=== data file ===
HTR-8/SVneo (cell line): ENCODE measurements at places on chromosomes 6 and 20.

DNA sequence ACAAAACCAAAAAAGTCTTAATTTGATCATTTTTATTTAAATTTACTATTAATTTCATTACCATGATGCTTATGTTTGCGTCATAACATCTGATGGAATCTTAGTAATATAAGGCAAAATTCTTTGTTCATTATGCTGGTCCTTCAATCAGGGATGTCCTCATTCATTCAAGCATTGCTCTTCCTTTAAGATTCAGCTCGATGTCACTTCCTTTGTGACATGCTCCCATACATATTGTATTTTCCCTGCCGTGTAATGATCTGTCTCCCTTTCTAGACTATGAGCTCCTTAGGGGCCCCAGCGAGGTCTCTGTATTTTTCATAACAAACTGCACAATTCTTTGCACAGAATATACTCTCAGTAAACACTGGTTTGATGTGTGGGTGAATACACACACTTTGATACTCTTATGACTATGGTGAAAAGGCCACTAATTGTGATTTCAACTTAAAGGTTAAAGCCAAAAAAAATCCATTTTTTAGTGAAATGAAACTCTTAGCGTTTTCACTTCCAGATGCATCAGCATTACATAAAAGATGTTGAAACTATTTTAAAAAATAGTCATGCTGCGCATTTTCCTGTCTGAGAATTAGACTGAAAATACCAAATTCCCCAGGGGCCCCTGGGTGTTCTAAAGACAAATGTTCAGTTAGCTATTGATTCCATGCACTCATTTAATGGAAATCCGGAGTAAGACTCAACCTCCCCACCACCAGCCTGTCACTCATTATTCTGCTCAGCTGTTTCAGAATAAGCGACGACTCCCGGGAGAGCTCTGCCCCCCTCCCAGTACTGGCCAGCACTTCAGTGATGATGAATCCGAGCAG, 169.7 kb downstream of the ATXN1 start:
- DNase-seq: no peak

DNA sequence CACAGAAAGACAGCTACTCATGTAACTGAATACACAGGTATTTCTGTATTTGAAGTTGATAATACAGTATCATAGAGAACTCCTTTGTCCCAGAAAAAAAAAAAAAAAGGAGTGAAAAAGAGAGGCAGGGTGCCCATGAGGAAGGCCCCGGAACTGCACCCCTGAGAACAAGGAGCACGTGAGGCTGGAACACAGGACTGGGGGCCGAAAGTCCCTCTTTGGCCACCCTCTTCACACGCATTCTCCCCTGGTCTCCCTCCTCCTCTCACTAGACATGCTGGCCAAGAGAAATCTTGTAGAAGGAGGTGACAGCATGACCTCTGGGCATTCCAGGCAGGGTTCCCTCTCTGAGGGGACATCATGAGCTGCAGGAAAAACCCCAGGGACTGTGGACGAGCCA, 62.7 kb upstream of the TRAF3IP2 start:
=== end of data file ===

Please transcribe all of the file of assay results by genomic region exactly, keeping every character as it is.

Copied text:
HTR-8/SVneo (cell line): ENCODE measurements at places on chromosomes 6 and 20.

DNA sequence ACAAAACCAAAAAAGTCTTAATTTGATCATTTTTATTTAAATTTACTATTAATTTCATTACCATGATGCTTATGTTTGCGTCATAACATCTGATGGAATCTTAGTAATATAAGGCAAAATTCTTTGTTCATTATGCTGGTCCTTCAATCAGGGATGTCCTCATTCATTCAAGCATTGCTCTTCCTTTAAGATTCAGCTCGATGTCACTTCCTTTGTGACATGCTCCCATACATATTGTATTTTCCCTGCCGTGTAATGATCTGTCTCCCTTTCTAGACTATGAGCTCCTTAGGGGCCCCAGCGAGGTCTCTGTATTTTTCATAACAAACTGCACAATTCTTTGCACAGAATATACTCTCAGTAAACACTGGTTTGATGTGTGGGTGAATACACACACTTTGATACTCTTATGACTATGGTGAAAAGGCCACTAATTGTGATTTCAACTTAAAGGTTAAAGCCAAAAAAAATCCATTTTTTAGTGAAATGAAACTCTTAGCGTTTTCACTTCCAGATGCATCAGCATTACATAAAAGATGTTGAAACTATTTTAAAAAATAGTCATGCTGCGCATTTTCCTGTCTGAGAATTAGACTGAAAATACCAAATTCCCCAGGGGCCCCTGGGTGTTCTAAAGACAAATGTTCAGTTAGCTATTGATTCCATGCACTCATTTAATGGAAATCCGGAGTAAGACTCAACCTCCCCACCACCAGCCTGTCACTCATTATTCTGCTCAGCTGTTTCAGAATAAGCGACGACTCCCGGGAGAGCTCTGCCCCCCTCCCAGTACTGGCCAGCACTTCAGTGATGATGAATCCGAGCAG, 169.7 kb downstream of the ATXN1 start:
- DNase-seq: no peak

DNA sequence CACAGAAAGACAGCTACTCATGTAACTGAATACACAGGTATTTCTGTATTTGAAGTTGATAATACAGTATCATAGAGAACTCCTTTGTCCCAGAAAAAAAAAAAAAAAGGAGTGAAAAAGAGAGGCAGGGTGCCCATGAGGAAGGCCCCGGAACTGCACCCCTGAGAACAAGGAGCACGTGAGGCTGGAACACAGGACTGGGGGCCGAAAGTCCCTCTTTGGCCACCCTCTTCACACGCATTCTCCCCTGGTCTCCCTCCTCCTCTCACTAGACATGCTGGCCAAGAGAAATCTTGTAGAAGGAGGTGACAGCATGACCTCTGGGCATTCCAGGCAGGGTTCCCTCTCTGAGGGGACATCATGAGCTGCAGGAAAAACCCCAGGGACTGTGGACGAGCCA, 62.7 kb upstream of the TRAF3IP2 start: